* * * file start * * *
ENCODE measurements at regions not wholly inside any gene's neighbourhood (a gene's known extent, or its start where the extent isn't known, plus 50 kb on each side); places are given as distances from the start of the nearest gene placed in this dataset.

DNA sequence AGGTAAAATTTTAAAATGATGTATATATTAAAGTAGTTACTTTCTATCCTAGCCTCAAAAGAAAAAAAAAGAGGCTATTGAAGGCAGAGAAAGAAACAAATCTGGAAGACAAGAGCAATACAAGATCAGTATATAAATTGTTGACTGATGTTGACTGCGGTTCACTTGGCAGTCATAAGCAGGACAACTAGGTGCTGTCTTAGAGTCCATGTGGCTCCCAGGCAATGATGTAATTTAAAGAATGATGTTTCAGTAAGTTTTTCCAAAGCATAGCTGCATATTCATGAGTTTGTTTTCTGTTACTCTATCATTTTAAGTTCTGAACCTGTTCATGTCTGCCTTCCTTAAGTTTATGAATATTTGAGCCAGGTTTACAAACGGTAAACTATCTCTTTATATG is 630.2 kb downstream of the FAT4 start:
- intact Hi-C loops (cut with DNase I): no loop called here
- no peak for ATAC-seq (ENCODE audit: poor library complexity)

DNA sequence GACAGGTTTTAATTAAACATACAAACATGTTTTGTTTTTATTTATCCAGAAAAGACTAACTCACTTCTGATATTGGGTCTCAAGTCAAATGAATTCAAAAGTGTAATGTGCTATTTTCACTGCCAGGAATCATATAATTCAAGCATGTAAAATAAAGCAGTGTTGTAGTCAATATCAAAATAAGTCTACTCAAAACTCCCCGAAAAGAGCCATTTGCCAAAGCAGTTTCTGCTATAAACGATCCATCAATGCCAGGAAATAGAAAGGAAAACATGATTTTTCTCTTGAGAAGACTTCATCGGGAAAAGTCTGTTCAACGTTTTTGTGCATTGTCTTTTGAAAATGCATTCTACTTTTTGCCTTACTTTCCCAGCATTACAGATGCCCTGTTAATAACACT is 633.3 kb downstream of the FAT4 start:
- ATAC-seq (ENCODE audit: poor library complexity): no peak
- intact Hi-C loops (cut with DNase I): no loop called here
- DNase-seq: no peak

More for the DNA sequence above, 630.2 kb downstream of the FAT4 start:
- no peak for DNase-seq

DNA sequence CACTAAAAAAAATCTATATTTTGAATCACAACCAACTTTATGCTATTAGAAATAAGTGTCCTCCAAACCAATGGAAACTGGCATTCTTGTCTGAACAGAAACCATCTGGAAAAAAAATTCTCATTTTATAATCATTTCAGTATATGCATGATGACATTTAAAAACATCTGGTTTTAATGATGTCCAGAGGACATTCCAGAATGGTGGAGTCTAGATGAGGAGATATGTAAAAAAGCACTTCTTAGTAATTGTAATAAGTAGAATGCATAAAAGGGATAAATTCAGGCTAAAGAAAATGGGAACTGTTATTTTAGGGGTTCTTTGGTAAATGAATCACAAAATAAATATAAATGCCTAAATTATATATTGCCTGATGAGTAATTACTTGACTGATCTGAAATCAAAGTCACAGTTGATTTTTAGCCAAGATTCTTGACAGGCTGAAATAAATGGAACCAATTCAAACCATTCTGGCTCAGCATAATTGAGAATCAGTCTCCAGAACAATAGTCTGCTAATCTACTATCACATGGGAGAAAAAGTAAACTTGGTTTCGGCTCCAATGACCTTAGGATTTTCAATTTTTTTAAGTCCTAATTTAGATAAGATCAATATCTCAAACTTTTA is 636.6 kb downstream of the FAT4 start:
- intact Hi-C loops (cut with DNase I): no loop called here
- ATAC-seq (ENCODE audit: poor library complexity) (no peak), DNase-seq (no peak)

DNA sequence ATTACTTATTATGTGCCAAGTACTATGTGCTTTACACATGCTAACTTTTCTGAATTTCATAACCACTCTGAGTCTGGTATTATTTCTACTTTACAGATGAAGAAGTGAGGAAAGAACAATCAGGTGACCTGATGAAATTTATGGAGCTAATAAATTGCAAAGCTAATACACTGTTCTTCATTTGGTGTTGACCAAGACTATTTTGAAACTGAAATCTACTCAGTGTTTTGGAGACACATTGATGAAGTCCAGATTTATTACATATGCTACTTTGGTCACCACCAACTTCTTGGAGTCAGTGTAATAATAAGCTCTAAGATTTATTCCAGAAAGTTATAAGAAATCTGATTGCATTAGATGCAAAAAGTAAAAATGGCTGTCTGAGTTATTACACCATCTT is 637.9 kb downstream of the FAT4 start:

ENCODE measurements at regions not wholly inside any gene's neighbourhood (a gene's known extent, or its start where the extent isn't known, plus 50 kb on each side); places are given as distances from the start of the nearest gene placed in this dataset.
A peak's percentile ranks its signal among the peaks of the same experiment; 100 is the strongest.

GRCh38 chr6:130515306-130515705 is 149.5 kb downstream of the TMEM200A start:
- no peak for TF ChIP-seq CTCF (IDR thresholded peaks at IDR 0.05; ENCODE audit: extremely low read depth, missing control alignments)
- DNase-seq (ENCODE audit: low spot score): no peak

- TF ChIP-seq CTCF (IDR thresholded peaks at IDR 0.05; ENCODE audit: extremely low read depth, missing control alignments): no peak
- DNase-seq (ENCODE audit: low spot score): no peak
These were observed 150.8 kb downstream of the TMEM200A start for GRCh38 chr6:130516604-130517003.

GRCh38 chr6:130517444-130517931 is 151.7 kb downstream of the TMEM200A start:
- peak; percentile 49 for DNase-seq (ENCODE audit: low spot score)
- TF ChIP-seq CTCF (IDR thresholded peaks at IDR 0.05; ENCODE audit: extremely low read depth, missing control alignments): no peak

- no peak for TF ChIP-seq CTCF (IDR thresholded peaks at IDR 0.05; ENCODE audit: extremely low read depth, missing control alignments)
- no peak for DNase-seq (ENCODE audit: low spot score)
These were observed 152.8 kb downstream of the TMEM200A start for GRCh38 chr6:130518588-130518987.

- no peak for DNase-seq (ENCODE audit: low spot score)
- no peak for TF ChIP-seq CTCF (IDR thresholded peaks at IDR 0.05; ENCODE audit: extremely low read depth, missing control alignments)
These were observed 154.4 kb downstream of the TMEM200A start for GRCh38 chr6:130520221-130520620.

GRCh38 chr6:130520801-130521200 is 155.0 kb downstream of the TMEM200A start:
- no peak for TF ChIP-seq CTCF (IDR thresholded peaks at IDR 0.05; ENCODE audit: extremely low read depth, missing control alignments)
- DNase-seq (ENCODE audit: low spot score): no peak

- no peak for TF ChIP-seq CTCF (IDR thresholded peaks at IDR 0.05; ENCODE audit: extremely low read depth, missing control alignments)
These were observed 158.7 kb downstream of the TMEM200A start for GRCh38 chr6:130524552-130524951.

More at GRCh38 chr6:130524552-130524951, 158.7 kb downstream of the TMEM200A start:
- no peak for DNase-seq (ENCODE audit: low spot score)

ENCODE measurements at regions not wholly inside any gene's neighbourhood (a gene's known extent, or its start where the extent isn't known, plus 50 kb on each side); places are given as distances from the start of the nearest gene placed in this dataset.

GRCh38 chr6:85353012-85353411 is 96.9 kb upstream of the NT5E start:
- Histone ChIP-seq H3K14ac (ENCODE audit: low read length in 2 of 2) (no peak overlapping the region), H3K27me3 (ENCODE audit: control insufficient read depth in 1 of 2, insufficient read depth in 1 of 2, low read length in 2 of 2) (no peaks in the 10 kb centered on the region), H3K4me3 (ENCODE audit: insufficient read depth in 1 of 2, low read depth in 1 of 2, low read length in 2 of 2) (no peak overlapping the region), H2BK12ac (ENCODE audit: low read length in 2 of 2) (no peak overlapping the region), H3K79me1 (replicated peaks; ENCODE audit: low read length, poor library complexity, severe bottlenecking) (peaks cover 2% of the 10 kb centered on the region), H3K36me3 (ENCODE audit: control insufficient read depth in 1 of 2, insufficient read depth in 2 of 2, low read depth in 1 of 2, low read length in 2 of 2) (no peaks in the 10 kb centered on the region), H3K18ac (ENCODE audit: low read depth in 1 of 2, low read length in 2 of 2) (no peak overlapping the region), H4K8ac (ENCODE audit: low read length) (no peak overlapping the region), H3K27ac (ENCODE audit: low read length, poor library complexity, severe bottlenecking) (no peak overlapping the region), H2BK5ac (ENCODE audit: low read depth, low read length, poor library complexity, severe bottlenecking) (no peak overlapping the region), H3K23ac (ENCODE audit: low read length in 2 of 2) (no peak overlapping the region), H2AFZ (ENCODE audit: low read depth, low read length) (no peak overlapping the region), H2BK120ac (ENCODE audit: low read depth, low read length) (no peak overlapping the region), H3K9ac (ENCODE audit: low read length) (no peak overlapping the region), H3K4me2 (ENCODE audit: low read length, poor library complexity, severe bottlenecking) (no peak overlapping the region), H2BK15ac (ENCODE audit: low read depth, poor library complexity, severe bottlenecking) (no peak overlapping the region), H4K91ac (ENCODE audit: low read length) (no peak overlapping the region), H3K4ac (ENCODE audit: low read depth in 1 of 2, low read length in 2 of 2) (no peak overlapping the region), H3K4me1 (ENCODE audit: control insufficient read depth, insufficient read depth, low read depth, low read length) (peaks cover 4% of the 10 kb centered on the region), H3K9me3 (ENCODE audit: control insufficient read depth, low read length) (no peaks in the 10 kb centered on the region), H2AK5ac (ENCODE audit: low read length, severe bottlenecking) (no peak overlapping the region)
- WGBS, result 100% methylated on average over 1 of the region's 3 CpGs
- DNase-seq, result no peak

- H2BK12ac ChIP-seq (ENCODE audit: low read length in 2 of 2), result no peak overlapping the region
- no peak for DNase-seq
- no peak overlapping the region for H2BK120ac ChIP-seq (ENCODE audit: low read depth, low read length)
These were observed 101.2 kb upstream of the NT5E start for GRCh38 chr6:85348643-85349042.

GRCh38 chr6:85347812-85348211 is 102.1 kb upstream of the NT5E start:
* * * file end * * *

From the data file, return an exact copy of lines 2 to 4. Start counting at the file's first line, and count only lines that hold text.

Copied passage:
DNA sequence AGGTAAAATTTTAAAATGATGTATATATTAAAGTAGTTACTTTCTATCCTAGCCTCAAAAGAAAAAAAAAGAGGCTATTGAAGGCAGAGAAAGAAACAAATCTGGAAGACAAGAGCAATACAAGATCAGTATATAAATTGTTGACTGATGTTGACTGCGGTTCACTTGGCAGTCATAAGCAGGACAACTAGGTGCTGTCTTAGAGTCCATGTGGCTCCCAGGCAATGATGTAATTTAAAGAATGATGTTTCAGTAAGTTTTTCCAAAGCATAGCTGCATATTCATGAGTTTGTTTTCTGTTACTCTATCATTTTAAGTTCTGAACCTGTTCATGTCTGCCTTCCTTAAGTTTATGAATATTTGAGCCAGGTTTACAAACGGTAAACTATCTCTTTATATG is 630.2 kb downstream of the FAT4 start:
- intact Hi-C loops (cut with DNase I): no loop called here
- no peak for ATAC-seq (ENCODE audit: poor library complexity)